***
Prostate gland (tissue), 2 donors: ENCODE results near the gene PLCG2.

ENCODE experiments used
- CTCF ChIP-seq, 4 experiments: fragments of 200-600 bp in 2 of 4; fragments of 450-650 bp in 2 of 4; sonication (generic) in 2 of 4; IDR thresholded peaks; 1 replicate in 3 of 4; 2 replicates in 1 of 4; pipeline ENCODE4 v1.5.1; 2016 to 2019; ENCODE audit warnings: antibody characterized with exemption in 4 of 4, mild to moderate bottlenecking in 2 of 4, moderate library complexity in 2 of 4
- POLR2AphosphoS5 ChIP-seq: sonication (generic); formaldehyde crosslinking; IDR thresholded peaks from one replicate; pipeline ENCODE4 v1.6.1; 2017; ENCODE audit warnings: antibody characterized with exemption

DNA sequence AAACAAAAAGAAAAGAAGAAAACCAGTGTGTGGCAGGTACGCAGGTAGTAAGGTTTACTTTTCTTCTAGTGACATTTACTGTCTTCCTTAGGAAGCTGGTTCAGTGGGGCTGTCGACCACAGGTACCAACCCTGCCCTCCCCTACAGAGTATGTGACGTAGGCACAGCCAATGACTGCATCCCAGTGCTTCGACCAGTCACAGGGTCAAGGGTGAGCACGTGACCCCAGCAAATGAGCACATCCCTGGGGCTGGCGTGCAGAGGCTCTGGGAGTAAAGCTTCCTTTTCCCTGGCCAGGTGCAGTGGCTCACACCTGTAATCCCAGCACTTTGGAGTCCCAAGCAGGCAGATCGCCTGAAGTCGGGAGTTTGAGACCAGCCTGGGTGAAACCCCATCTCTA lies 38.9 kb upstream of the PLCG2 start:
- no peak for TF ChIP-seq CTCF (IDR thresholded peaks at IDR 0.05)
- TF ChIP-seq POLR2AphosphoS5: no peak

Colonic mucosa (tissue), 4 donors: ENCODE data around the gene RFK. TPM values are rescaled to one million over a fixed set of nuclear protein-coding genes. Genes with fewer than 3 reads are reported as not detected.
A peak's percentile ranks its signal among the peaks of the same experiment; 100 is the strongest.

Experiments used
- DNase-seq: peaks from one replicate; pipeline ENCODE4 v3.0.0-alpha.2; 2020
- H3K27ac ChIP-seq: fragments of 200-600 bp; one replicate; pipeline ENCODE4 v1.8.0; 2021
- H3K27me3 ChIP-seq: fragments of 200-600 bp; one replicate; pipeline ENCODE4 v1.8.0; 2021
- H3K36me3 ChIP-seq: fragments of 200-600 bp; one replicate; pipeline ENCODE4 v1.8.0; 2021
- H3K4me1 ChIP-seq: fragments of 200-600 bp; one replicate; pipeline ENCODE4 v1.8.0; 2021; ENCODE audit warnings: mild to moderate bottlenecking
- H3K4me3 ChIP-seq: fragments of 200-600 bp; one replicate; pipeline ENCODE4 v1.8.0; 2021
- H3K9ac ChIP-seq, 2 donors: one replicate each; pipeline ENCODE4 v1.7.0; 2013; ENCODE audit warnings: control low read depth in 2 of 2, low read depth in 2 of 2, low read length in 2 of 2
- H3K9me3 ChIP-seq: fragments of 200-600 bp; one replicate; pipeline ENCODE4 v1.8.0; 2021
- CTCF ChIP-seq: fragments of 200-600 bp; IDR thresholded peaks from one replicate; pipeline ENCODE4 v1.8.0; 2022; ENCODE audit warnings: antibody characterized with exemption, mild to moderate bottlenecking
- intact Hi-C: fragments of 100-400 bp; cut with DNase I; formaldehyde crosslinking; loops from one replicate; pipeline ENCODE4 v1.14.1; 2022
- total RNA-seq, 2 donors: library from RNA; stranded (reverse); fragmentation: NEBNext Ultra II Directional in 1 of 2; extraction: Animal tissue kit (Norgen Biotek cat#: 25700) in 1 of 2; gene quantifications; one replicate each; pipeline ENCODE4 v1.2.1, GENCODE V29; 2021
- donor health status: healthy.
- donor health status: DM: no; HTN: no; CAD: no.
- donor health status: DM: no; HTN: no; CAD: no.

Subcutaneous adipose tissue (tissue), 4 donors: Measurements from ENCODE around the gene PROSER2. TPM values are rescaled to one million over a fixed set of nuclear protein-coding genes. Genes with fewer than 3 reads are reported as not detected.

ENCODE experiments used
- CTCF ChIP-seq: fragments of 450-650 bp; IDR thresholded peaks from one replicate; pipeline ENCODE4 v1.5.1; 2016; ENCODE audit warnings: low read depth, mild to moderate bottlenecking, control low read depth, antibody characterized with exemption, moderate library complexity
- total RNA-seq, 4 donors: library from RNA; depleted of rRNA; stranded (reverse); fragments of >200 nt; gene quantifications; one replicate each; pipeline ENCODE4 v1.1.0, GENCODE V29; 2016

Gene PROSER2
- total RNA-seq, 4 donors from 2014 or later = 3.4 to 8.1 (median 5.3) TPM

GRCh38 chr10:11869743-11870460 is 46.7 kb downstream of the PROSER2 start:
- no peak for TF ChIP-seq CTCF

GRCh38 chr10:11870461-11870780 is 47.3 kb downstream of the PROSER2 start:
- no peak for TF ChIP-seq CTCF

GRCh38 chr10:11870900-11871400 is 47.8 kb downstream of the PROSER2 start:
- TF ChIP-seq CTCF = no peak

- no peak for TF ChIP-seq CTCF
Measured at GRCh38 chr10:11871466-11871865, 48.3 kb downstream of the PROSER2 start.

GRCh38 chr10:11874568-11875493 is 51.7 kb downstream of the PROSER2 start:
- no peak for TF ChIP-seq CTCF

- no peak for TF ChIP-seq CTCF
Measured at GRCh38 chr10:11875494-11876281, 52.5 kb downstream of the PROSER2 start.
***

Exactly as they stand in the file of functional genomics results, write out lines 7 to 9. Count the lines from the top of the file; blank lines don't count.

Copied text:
- TF ChIP-seq POLR2AphosphoS5: no peak

Colonic mucosa (tissue), 4 donors: ENCODE data around the gene RFK. TPM values are rescaled to one million over a fixed set of nuclear protein-coding genes. Genes with fewer than 3 reads are reported as not detected.
A peak's percentile ranks its signal among the peaks of the same experiment; 100 is the strongest.